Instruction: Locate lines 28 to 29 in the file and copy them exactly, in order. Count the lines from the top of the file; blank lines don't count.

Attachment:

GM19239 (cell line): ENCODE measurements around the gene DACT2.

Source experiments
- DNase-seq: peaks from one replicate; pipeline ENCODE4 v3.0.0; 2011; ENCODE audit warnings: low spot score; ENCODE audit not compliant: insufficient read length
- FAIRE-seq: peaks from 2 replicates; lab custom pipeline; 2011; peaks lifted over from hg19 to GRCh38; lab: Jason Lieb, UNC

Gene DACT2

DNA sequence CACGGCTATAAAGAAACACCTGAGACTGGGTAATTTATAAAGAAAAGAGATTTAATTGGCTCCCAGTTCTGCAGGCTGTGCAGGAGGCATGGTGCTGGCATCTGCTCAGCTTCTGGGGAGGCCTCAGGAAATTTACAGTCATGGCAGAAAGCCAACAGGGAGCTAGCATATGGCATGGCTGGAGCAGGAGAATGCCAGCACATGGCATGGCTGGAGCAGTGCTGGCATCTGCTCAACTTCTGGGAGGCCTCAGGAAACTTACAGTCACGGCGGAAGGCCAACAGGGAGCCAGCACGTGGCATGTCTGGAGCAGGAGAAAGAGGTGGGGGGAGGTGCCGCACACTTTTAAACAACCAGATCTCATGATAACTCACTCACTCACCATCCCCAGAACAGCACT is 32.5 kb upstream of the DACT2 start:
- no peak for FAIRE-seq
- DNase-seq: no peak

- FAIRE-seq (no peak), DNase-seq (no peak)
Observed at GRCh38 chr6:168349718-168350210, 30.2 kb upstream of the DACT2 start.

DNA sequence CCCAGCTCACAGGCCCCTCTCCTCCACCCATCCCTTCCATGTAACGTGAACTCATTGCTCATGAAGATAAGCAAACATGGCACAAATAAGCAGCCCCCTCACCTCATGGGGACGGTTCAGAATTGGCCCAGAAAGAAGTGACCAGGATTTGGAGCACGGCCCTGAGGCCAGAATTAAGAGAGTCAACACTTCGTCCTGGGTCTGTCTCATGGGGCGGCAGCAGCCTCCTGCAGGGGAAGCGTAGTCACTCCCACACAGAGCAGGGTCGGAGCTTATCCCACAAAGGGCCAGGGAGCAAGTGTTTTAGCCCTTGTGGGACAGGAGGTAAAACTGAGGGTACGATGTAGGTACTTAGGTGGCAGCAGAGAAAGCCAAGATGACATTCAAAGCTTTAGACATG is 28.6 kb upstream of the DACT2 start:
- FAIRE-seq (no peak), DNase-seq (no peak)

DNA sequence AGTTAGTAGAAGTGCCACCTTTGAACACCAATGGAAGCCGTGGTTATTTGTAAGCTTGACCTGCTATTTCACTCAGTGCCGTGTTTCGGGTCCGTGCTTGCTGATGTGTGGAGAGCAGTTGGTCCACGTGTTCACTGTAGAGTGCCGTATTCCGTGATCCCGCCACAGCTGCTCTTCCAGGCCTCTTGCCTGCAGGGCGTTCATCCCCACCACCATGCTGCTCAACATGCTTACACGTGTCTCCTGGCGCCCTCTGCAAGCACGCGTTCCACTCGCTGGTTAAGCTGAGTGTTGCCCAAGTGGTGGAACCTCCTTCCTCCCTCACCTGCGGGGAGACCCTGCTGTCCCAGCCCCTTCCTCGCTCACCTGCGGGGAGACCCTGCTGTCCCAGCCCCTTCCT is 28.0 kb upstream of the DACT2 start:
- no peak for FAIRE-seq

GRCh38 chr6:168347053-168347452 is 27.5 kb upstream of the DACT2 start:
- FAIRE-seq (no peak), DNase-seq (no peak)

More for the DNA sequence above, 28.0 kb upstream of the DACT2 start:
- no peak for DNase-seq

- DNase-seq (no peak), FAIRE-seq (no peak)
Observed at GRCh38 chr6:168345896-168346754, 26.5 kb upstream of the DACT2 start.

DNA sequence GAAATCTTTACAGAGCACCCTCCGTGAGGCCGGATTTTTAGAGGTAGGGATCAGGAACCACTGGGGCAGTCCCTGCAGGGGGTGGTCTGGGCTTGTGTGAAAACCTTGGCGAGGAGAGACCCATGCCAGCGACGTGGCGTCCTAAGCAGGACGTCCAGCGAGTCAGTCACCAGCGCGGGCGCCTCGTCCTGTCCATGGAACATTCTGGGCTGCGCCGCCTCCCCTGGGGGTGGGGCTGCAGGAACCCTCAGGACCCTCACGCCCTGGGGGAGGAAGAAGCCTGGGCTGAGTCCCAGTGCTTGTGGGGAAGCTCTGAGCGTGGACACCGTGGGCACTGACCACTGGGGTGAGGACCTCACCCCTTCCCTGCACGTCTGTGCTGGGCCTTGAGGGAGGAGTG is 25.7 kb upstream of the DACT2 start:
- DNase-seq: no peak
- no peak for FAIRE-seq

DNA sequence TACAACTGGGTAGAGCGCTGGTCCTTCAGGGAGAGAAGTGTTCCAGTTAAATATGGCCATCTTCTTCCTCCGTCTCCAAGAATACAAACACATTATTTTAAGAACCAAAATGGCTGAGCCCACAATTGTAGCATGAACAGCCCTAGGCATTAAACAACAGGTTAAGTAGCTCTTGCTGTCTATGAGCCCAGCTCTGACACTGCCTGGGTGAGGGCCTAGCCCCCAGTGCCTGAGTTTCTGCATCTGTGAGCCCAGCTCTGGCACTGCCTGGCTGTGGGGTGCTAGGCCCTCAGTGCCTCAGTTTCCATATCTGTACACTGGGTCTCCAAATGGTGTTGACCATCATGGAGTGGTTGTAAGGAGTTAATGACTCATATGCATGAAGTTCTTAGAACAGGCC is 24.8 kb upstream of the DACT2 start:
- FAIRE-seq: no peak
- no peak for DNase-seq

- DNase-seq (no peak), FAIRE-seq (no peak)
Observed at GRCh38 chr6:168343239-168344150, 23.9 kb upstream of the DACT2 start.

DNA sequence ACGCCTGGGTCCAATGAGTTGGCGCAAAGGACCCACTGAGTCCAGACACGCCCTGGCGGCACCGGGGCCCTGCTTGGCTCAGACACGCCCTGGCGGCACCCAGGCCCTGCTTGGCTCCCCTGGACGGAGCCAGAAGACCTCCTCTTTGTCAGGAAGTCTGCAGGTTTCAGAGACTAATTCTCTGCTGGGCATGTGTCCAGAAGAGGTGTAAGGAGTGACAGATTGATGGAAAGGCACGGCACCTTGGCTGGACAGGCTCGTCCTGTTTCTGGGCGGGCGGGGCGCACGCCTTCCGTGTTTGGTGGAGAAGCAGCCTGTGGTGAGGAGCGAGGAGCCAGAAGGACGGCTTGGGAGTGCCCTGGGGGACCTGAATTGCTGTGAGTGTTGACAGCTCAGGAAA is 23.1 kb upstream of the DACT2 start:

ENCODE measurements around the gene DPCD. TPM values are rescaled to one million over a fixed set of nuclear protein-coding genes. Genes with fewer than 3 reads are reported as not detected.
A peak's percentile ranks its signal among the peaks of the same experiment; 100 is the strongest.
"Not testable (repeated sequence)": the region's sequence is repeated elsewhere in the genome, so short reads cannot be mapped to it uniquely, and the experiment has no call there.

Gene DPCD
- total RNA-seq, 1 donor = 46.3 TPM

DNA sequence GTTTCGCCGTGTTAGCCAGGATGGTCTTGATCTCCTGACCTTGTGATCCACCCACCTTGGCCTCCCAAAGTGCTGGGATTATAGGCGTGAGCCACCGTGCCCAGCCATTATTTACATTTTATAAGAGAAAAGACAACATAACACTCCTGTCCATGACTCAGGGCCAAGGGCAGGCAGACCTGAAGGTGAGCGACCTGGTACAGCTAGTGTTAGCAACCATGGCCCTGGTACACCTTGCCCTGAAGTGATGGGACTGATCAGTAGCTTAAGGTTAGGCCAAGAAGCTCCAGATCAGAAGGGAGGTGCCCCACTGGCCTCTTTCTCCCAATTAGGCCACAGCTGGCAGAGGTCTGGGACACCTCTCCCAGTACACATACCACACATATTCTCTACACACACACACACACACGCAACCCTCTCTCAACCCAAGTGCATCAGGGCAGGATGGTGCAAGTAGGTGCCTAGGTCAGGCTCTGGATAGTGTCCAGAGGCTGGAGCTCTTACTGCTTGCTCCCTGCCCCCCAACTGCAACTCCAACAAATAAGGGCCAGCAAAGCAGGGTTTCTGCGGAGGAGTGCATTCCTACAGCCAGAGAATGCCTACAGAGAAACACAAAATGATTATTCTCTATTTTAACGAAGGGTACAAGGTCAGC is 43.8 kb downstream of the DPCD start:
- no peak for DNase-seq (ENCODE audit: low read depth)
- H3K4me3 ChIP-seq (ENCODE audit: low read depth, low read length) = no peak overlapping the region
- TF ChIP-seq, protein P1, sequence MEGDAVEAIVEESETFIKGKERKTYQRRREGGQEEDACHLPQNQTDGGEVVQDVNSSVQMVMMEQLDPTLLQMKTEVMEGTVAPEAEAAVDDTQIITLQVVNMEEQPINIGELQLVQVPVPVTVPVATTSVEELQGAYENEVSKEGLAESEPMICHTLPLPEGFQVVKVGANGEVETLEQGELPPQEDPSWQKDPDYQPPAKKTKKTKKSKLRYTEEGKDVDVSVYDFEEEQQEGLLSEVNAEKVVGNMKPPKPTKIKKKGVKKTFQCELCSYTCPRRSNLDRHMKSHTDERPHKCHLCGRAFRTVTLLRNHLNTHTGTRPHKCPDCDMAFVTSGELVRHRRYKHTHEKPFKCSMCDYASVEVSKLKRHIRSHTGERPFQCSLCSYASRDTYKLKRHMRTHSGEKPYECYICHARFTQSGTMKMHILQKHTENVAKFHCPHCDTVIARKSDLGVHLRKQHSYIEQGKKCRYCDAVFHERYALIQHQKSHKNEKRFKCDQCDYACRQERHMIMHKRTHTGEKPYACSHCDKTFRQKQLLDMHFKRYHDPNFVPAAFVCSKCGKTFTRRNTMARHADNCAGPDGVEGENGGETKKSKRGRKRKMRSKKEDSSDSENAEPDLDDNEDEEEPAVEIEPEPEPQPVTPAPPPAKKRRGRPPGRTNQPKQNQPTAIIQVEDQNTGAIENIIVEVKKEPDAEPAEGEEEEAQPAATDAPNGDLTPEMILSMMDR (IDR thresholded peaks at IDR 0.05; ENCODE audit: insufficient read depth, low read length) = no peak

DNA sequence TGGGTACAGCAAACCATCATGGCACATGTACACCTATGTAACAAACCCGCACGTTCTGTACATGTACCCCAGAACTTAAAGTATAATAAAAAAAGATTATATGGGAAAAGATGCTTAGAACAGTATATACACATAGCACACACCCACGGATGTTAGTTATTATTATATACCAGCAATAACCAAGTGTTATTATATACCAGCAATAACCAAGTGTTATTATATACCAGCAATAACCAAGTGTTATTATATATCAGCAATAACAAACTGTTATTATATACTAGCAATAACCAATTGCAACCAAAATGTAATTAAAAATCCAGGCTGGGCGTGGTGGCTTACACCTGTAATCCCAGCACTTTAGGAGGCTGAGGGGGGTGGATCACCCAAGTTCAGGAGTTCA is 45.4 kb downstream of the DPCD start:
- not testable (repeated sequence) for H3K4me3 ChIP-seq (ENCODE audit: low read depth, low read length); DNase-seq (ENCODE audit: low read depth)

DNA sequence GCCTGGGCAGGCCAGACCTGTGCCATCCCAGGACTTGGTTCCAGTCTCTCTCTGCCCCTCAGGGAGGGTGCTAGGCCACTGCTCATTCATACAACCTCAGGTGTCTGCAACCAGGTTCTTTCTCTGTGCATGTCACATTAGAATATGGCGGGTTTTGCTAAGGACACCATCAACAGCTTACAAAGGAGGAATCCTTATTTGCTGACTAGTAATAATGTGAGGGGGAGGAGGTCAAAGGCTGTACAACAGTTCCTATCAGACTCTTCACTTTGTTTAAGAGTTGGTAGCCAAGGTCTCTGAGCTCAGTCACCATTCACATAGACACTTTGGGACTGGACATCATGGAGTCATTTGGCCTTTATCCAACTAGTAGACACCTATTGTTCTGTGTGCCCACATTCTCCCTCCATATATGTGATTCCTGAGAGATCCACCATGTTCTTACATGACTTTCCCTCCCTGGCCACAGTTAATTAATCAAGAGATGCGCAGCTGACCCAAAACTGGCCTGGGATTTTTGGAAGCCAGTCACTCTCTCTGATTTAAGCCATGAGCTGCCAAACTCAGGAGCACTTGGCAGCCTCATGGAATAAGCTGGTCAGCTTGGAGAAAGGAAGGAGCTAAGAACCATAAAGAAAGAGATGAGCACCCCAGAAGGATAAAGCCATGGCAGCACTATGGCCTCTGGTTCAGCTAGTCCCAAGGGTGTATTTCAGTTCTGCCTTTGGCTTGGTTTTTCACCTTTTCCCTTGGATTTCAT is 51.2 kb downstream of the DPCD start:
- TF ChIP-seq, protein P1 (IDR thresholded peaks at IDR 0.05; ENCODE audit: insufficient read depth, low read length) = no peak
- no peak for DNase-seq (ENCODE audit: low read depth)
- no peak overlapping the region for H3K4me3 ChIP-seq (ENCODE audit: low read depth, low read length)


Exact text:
Observed at GRCh38 chr6:168343239-168344150, 23.9 kb upstream of the DACT2 start.

DNA sequence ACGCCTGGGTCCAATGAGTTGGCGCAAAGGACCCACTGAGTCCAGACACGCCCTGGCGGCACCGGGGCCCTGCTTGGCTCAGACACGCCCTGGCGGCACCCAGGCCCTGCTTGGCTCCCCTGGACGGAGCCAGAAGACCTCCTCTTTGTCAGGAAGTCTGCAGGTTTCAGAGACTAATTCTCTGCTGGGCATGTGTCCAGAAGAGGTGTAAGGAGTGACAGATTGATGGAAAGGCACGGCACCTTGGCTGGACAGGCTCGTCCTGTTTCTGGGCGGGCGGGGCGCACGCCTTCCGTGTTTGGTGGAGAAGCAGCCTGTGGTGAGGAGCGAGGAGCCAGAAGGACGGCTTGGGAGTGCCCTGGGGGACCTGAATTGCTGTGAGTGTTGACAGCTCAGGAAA is 23.1 kb upstream of the DACT2 start: